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Reduced costs of reproduction in females mediate a shift from a male-biased to a female-biased lifespan in humans.

Bolund E, Lummaa V, Smith KR, Hanson HA, Maklakov AA - Sci Rep (2016)

Bottom Line: Life-history theory suggests that reduced reproduction should benefit female lifespan when females pay higher costs of reproduction than males.Only women paid a cost of reproduction in terms of shortened post-reproductive lifespan at high parities.Further, our results have important implications for demographic forecasts in human populations and advance our understanding of lifespan evolution.

View Article: PubMed Central - PubMed

Affiliation: Department of Ecology and Genetics, Evolutionary Biology Centre, Uppsala University, Uppsala SE-752 36, Sweden.

ABSTRACT
The causes underlying sex differences in lifespan are strongly debated. While females commonly outlive males in humans, this is generally less pronounced in societies before the demographic transition to low mortality and fertility rates. Life-history theory suggests that reduced reproduction should benefit female lifespan when females pay higher costs of reproduction than males. Using unique longitudinal demographic records on 140,600 reproducing individuals from the Utah Population Database, we demonstrate a shift from male-biased to female-biased adult lifespans in individuals born before versus during the demographic transition. Only women paid a cost of reproduction in terms of shortened post-reproductive lifespan at high parities. Therefore, as fertility decreased over time, female lifespan increased, while male lifespan remained largely stable, supporting the theory that differential costs of reproduction in the two sexes result in the shifting patterns of sex differences in lifespan across human populations. Further, our results have important implications for demographic forecasts in human populations and advance our understanding of lifespan evolution.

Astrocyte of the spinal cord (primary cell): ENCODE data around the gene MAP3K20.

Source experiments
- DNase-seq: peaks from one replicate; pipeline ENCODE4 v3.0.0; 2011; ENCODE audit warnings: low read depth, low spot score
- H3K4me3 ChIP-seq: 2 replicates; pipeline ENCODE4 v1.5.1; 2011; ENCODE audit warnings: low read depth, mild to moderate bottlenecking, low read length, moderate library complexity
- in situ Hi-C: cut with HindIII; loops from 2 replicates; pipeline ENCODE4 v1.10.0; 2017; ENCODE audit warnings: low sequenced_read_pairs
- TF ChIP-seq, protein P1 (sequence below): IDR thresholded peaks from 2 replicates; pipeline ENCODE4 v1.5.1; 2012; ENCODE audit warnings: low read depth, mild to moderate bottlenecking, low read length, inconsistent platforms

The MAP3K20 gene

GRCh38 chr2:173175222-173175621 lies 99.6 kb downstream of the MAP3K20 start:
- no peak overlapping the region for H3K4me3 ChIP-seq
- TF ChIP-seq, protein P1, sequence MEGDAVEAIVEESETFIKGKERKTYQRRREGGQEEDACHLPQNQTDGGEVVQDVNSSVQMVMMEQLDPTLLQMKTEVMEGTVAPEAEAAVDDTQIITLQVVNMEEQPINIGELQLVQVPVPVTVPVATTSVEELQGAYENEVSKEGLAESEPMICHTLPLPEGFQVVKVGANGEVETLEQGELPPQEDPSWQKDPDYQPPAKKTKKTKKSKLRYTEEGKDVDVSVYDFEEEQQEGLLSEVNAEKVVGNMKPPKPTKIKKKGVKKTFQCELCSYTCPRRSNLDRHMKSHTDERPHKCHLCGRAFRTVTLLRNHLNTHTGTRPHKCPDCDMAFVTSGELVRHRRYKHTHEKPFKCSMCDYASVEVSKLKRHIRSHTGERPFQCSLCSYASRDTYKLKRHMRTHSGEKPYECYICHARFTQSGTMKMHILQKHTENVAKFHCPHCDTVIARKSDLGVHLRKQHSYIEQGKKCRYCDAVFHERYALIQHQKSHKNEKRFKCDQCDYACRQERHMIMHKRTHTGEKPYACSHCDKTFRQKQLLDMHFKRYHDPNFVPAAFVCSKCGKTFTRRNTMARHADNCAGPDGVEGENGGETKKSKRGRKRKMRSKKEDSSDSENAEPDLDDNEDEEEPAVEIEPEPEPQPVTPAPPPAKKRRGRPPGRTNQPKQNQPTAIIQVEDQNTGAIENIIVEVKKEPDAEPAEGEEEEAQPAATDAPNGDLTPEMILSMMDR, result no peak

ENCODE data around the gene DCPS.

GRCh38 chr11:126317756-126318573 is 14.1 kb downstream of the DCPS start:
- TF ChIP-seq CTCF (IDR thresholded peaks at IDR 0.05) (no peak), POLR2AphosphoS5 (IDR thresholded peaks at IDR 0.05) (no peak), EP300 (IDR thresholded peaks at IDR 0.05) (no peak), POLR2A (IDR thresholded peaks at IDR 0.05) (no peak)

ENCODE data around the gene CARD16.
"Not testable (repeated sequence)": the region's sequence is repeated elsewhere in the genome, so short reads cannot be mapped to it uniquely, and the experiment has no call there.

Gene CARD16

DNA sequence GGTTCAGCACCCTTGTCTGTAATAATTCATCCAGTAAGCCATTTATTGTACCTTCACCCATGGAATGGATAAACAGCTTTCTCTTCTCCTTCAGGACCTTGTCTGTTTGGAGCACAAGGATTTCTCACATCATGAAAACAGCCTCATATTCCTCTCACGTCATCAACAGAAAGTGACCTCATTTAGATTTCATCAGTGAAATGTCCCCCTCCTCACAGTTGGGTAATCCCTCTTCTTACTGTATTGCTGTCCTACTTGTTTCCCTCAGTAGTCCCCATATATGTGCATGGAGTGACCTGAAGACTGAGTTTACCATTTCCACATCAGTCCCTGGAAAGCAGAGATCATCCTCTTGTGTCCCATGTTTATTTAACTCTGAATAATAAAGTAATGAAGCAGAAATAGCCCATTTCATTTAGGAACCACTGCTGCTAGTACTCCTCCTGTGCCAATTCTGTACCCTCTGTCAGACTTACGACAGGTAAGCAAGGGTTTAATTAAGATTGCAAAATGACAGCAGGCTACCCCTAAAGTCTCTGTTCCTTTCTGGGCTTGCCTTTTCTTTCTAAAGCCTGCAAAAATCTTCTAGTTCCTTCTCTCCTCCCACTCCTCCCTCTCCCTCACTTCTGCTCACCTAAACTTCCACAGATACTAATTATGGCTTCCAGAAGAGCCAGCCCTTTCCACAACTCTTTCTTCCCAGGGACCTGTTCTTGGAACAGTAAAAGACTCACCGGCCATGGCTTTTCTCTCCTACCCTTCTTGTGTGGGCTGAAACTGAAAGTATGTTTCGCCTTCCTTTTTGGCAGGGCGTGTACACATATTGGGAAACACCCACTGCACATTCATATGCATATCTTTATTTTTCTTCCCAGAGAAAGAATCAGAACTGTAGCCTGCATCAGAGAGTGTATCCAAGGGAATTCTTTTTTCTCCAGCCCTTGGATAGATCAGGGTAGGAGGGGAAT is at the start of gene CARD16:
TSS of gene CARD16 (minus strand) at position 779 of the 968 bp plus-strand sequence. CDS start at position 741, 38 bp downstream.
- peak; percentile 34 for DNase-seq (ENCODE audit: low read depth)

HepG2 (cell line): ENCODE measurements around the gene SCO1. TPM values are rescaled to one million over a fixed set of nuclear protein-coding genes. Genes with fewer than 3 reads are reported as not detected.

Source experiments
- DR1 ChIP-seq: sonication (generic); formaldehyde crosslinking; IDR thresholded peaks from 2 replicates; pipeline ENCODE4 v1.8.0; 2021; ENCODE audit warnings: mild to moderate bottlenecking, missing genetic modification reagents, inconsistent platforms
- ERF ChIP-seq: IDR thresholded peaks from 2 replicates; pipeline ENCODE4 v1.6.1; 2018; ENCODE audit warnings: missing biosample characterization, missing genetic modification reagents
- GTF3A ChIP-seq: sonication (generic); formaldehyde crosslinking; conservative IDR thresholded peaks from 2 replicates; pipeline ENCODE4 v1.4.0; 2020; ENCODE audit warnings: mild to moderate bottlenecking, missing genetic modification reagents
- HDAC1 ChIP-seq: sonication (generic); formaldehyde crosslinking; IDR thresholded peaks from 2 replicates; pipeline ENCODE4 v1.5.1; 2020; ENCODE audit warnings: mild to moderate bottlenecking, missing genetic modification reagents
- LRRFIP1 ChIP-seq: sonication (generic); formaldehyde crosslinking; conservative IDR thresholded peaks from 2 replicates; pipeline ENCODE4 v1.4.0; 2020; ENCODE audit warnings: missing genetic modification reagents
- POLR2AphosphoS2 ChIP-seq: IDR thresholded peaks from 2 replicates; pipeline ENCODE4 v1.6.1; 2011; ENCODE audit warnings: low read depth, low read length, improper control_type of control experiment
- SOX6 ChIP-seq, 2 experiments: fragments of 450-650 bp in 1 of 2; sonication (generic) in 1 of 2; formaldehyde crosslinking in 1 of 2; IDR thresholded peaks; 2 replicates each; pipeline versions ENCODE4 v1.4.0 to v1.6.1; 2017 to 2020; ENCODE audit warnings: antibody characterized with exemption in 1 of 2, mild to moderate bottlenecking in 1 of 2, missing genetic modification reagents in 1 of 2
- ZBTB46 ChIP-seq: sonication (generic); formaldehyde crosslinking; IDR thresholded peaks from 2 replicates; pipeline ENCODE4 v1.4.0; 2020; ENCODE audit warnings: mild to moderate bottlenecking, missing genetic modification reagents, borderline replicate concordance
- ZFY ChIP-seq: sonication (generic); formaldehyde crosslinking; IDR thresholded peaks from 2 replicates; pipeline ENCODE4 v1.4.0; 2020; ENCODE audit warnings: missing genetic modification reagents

No MeSH data available.


Related in: MedlinePlus

The number of years lived after the end of the potential reproductive period (age 55 years) related to the number of children born.Curves represent females (red) and males (blue) that reproduced and were born between 1820 and 1920. The raw data are grouped here for visual purposes only while analyses (see main text) are performed on ungrouped data and account for a number of fixed and random effects. Points with associated SE refer to grouped averages for all individuals of each sex at each parity. For ease of illustration, individuals are grouped at high parities into categories with 15–21 children and 22–65 children (only males, plotted at value 25 on the x-axis). Lines represent the best fit from third order polynomial regressions weighted by the sample size in each group (sample sizes range from 282 to 7264).
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f3: The number of years lived after the end of the potential reproductive period (age 55 years) related to the number of children born.Curves represent females (red) and males (blue) that reproduced and were born between 1820 and 1920. The raw data are grouped here for visual purposes only while analyses (see main text) are performed on ungrouped data and account for a number of fixed and random effects. Points with associated SE refer to grouped averages for all individuals of each sex at each parity. For ease of illustration, individuals are grouped at high parities into categories with 15–21 children and 22–65 children (only males, plotted at value 25 on the x-axis). Lines represent the best fit from third order polynomial regressions weighted by the sample size in each group (sample sizes range from 282 to 7264).